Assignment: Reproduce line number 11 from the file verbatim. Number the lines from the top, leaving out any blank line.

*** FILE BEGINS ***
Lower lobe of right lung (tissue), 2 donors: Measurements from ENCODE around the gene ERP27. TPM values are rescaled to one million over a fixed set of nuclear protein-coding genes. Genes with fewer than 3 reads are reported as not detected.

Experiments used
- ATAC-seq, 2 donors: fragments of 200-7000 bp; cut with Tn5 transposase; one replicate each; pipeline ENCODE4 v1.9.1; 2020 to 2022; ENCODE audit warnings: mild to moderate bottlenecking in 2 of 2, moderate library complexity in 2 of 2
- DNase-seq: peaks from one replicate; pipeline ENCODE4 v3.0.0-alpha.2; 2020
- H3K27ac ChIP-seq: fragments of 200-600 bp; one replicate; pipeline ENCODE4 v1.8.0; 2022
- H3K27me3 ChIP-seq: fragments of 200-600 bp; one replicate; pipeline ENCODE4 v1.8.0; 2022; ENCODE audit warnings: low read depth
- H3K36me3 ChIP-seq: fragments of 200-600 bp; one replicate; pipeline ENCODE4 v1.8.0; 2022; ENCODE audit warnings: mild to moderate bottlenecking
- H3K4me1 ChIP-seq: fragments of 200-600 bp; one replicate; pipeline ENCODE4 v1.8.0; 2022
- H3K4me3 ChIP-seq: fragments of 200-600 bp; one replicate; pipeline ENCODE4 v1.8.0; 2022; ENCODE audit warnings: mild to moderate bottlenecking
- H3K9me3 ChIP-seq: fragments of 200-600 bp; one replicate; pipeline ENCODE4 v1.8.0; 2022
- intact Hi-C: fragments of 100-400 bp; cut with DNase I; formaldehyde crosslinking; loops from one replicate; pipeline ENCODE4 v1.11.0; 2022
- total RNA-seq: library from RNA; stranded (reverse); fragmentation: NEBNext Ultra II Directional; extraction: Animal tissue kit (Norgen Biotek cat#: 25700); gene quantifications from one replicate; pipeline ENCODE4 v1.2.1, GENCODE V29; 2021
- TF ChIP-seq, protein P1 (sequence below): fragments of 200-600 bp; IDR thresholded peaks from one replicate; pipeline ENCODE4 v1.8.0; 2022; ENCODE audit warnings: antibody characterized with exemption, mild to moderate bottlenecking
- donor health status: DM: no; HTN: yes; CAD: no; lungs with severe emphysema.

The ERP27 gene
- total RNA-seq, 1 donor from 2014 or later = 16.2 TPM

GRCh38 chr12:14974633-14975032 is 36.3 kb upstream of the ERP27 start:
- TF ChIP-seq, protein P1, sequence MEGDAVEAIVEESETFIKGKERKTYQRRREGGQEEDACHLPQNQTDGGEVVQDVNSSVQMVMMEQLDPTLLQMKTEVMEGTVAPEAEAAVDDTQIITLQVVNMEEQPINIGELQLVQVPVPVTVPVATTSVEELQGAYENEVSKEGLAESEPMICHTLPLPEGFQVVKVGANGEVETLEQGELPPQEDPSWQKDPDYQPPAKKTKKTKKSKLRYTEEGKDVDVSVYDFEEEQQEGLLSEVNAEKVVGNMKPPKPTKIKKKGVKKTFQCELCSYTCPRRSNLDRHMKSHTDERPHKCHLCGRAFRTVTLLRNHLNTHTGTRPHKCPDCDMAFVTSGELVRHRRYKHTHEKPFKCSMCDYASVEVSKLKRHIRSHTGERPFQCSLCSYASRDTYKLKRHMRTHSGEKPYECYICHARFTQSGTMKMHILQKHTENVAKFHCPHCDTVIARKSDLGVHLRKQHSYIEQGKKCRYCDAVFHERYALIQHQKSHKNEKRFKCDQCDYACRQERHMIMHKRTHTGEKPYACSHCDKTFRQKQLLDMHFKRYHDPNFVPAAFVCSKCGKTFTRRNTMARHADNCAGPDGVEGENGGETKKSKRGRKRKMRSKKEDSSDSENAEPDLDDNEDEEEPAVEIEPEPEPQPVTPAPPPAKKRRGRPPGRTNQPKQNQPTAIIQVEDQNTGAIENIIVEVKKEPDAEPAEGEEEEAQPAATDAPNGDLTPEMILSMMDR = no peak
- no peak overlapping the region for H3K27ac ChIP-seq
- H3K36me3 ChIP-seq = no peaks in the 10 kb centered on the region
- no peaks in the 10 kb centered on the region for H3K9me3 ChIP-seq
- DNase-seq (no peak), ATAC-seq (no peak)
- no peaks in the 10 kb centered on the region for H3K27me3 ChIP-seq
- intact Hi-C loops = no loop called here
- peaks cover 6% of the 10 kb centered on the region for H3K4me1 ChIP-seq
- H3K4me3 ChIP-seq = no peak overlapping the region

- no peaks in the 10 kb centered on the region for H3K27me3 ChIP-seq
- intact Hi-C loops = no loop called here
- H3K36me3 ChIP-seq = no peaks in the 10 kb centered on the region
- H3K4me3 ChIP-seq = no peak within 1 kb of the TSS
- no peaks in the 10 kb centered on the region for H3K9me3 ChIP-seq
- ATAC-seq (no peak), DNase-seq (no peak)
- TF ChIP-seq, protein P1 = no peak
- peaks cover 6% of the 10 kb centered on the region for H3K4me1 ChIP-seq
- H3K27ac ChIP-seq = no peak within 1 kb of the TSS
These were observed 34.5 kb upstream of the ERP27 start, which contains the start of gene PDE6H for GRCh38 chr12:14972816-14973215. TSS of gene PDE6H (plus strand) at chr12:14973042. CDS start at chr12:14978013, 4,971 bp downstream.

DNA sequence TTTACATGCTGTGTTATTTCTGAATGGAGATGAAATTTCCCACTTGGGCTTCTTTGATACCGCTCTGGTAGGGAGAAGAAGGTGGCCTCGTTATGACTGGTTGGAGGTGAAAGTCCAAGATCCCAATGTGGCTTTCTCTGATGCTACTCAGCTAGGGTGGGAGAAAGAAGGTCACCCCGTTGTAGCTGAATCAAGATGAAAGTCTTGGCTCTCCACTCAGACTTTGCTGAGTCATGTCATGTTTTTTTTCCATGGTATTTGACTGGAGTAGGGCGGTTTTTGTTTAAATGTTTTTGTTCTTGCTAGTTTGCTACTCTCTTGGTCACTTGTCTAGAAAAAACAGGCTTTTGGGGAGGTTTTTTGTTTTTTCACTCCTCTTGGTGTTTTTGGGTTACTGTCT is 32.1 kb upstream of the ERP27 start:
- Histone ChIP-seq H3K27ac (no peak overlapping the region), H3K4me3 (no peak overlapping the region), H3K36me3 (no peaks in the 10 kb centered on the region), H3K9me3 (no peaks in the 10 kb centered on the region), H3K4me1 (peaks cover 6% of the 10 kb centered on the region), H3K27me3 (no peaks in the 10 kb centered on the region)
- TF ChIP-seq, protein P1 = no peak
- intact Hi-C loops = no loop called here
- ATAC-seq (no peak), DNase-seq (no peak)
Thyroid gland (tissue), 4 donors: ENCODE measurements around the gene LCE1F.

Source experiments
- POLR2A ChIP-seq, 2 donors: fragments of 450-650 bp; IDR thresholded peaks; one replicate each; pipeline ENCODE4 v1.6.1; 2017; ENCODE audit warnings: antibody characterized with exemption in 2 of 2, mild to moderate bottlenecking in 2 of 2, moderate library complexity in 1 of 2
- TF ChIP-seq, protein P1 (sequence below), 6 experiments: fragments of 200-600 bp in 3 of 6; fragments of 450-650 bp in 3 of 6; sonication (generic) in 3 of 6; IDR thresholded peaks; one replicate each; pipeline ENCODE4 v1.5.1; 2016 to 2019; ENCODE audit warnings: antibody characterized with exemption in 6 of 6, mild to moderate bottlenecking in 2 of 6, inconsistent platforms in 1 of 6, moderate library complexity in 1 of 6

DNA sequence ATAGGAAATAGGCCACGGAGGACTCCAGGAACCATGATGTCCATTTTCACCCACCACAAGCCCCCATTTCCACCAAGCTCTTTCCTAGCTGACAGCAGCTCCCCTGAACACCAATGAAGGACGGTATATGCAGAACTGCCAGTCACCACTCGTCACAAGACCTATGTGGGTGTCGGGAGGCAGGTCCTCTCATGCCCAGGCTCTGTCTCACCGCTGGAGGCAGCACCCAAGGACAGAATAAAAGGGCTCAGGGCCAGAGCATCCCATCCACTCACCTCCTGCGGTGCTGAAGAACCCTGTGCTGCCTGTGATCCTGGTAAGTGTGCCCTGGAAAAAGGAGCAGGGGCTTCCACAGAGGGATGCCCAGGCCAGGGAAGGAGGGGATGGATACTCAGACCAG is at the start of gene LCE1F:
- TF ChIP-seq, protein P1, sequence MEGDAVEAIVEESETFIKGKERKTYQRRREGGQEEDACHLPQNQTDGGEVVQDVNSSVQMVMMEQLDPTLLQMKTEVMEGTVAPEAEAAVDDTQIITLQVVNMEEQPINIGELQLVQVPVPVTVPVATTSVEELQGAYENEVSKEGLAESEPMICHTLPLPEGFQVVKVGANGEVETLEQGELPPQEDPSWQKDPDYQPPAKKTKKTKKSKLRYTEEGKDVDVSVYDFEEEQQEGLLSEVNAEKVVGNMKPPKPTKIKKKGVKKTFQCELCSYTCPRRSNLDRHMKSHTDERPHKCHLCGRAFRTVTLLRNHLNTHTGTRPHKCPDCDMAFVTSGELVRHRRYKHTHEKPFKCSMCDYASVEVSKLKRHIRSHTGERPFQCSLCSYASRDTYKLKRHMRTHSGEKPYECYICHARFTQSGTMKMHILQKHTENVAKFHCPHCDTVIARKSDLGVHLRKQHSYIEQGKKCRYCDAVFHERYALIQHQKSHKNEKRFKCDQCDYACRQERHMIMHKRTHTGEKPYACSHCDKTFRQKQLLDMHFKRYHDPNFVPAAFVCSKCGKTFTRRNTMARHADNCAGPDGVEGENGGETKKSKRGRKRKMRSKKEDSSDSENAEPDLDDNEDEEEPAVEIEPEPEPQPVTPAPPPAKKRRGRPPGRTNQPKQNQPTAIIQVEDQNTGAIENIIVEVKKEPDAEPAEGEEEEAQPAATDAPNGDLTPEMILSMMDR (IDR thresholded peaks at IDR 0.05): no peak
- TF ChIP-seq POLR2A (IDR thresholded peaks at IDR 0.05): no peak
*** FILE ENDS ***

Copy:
- intact Hi-C: fragments of 100-400 bp; cut with DNase I; formaldehyde crosslinking; loops from one replicate; pipeline ENCODE4 v1.11.0; 2022